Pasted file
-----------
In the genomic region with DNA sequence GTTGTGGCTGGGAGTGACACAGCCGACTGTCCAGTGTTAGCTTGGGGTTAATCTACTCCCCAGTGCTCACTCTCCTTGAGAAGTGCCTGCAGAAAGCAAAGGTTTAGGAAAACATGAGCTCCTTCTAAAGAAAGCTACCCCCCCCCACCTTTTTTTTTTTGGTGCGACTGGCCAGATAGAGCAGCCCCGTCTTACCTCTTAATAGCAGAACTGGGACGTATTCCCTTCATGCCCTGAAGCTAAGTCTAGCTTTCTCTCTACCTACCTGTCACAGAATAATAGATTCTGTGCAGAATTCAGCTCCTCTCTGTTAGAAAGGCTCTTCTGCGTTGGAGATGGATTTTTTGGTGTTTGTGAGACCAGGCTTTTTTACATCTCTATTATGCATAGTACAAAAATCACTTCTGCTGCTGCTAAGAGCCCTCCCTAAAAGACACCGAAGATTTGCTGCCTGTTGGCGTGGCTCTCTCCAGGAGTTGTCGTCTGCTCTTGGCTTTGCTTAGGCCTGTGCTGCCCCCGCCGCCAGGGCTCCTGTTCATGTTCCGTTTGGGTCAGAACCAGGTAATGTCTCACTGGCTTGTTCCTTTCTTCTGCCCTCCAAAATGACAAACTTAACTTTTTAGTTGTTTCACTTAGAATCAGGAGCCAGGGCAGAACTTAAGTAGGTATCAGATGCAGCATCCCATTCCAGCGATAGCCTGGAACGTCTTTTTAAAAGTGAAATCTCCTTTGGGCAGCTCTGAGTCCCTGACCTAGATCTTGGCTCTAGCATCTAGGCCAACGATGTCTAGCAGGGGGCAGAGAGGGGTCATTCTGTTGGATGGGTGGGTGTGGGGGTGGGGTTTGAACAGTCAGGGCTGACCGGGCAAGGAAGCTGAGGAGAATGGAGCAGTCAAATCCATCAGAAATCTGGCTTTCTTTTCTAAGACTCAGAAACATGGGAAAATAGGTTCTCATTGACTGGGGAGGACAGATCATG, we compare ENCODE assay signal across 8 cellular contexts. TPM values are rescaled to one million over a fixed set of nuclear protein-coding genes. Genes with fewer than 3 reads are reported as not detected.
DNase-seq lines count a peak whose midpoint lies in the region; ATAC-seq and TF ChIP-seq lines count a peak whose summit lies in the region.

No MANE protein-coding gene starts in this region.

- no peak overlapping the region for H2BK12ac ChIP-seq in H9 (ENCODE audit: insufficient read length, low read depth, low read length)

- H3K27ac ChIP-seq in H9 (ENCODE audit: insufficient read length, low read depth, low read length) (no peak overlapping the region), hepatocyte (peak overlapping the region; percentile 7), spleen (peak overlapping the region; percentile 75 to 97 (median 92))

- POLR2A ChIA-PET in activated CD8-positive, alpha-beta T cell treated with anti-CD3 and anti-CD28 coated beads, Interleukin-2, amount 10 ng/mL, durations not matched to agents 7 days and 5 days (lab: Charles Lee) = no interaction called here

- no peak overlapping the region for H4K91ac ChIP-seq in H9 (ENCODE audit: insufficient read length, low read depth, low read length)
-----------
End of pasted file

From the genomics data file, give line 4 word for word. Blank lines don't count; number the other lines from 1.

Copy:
- no peak overlapping the region for H2BK12ac ChIP-seq in H9 (ENCODE audit: insufficient read length, low read depth, low read length)